The Ludovico technique would be terrible if forced upon free and innocent people, but when it comes to murderers and rapists - I don't really give a cal. Of course, the point the prison 'charlie' makes is that it is hypocrisy to say that physically restraining a person's ability to do wrong is the same as converting him to the light side. It is not, and it is something terrible. But it is also hypocrisy to call little Alex 'a victim', I don't kupet that.
Teenage violence may be cured by age, but Alex does not become a better person, he never feels regret or guilt, he remains the same selfish bratchny, his desires simply switch from ultra-violence to a wife and kid. Burgess may call that moral growth, but I don't.
But the book still works for me, because even with the 'happy' ending (which was omitted in the US version and in the film), the story can be read as a dark and cynical look upon society (without Burgess's naïve ideas about redemption from original sin), the way Kubrick read it, and I'm with him on that one. ...more
Neuromancer is probably the most influential work of art in the cyberpunk genre, even more than Philip Dick's Do Androids Dream of Electric Sheep?* anNeuromancer is probably the most influential work of art in the cyberpunk genre, even more than Philip Dick's Do Androids Dream of Electric Sheep?* and Ridley Scott's Blader Runner. While reading it, I constantly stumbled across ideas, themes and terms used later on in other cyberpunk books, films, anime.
The novel itself is interesting and challenging. Gibson's style is a weird mix of hardboiled and beat literature, the sentences are energetic, but full of unusual nouns and adjectives and I often had to re-read passages in order to understand exactly what was being described. I like the fact that Gibson throws you in the middle of an unfamiliar world without explaining anything, but at times he overdoes it and the constant cyberpunk slang can get tedious. The ending was a bit disappointing, but perhaps the impact (on the world and on the characters) of all that happened would be revealed in the next parts of the trilogy.
*Cyberpunk is usually considered to have emerged around 1980, but "Do Androids..." (1968) is a classic example of a "high-tech, low-life" setting....more
As a proper modernist novel (it is the first of Woolf's stream of consciousness novels), Jacob's Room takes getting used to. And even afterwards, someAs a proper modernist novel (it is the first of Woolf's stream of consciousness novels), Jacob's Room takes getting used to. And even afterwards, some passages are difficult to follow and require re-reading. There are unfinished thoughts, fragments of dialogues, and lots of hinting, instead of showing or telling.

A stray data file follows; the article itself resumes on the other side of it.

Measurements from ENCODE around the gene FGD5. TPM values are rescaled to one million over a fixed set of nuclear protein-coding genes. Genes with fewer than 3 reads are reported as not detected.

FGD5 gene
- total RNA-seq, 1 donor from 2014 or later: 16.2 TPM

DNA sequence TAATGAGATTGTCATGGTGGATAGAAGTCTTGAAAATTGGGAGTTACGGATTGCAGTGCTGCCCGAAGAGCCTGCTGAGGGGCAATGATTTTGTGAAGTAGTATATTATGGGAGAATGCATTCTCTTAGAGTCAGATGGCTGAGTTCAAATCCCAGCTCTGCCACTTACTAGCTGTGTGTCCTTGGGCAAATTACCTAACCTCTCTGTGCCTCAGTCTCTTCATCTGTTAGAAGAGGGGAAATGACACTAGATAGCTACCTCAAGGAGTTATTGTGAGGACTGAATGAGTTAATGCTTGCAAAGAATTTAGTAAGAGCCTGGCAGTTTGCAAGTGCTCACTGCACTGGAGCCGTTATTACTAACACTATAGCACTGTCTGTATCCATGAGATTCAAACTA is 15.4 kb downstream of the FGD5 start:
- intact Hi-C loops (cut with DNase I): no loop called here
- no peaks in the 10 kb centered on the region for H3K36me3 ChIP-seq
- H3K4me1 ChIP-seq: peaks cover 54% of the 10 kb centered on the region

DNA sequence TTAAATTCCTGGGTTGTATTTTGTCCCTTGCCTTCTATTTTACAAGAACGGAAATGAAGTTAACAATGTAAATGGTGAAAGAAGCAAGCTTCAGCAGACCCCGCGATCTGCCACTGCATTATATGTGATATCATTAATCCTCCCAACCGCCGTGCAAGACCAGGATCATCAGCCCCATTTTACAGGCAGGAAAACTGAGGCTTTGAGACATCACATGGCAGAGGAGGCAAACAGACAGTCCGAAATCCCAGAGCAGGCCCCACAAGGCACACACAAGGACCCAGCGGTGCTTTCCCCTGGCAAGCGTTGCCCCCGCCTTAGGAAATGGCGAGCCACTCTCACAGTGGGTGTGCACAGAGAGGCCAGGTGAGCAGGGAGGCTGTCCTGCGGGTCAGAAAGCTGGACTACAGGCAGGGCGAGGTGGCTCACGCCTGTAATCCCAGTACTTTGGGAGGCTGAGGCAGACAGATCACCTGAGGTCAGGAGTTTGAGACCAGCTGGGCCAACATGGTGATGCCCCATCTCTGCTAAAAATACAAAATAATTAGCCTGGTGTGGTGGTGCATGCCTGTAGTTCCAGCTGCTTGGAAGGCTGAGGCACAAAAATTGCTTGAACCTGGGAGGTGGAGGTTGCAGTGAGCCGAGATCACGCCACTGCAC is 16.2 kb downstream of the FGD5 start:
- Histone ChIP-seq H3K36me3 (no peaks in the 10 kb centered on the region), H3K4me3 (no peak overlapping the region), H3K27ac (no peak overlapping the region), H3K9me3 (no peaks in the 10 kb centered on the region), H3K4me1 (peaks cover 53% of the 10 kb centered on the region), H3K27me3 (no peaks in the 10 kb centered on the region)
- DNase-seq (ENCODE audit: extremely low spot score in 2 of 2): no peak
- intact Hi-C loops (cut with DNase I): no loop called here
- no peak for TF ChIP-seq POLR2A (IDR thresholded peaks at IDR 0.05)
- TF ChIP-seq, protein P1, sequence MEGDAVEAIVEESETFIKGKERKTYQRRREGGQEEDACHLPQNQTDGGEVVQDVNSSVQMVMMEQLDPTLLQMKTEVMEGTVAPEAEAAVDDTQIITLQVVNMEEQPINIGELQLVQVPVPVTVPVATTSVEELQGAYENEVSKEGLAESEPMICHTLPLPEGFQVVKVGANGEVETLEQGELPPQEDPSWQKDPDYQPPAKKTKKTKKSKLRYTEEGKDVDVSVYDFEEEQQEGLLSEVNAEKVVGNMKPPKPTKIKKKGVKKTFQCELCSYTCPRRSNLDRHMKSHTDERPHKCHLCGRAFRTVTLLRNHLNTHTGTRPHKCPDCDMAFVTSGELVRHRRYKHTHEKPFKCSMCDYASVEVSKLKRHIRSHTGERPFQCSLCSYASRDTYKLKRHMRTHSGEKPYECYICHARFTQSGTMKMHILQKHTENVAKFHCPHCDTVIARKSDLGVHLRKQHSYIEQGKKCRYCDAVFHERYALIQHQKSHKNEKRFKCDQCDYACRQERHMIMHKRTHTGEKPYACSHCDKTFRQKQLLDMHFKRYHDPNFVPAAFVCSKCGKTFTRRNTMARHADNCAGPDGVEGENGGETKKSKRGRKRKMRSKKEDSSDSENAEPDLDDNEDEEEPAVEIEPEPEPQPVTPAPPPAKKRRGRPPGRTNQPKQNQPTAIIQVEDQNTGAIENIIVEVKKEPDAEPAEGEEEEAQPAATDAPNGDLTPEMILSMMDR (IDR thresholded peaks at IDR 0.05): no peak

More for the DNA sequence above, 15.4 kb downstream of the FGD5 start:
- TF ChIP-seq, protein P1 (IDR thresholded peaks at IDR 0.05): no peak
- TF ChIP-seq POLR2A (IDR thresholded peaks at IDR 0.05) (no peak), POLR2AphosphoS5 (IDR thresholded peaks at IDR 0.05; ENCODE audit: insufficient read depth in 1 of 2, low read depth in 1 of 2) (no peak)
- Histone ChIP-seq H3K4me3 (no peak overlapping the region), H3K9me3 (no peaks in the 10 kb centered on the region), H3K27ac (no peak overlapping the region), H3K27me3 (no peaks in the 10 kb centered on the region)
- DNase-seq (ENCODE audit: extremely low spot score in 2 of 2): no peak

Although the book actually follows Jacob more than I expected after reading some reviews, a big part of it is still told through the thoughts of various people, which is quite an innovative idea for its time. The downside of it is that it sometimes binds the narrative too much to the reality of the period. Many cultural and social situations and allusions (which were probably clear to the early twentieth century readers) merely pass through their minds and are left unexplained, and I often found myself going over and over again through the same passages, without necessarily understanding them entirely - a problem I haven't had to such a degree with other novels of the same (or an earlier) period.
It is an interesting effect that despite going into people's heads, which one might think would give a more intimate perspective, the characters still feel quite distant and it is hard to associate with any of them, or get to like them. Perhaps because the book is very fragmentary and chaotic, but also because that is the point Woolf makes - she asks the questions how well we can we know somebody and what makes up a person.
Stylistically, Jacob's room reminds me of a sketchbook. Woolf draws people, settings, sceneries, thoughts, streets. Some of the sketches are quick and unfinished, some are more detailed.
I can't say the book was particularly interesting in terms of story and characters, but it was worth it simply because Woolf is a good writer, and it shows, and because of the early modernist style (the book is sometimes considered to be mainly a technical exercise) and Woolf's reflections on life and people....more